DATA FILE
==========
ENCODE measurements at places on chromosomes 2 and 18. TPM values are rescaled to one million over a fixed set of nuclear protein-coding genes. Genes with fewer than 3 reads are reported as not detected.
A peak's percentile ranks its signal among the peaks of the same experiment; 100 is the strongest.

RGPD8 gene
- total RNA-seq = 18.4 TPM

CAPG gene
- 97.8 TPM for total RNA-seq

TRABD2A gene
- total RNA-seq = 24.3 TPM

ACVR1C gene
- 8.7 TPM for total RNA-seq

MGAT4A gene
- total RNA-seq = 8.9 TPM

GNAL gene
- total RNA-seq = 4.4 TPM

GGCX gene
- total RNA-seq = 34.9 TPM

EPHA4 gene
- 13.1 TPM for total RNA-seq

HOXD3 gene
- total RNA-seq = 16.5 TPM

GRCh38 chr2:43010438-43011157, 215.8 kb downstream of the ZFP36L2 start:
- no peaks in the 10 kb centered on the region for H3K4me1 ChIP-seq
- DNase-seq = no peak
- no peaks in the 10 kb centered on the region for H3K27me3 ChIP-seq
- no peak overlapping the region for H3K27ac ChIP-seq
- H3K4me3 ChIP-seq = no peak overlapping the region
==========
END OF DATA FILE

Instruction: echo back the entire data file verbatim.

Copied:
ENCODE measurements at places on chromosomes 2 and 18. TPM values are rescaled to one million over a fixed set of nuclear protein-coding genes. Genes with fewer than 3 reads are reported as not detected.
A peak's percentile ranks its signal among the peaks of the same experiment; 100 is the strongest.

RGPD8 gene
- total RNA-seq = 18.4 TPM

CAPG gene
- 97.8 TPM for total RNA-seq

TRABD2A gene
- total RNA-seq = 24.3 TPM

ACVR1C gene
- 8.7 TPM for total RNA-seq

MGAT4A gene
- total RNA-seq = 8.9 TPM

GNAL gene
- total RNA-seq = 4.4 TPM

GGCX gene
- total RNA-seq = 34.9 TPM

EPHA4 gene
- 13.1 TPM for total RNA-seq

HOXD3 gene
- total RNA-seq = 16.5 TPM

GRCh38 chr2:43010438-43011157, 215.8 kb downstream of the ZFP36L2 start:
- no peaks in the 10 kb centered on the region for H3K4me1 ChIP-seq
- DNase-seq = no peak
- no peaks in the 10 kb centered on the region for H3K27me3 ChIP-seq
- no peak overlapping the region for H3K27ac ChIP-seq
- H3K4me3 ChIP-seq = no peak overlapping the region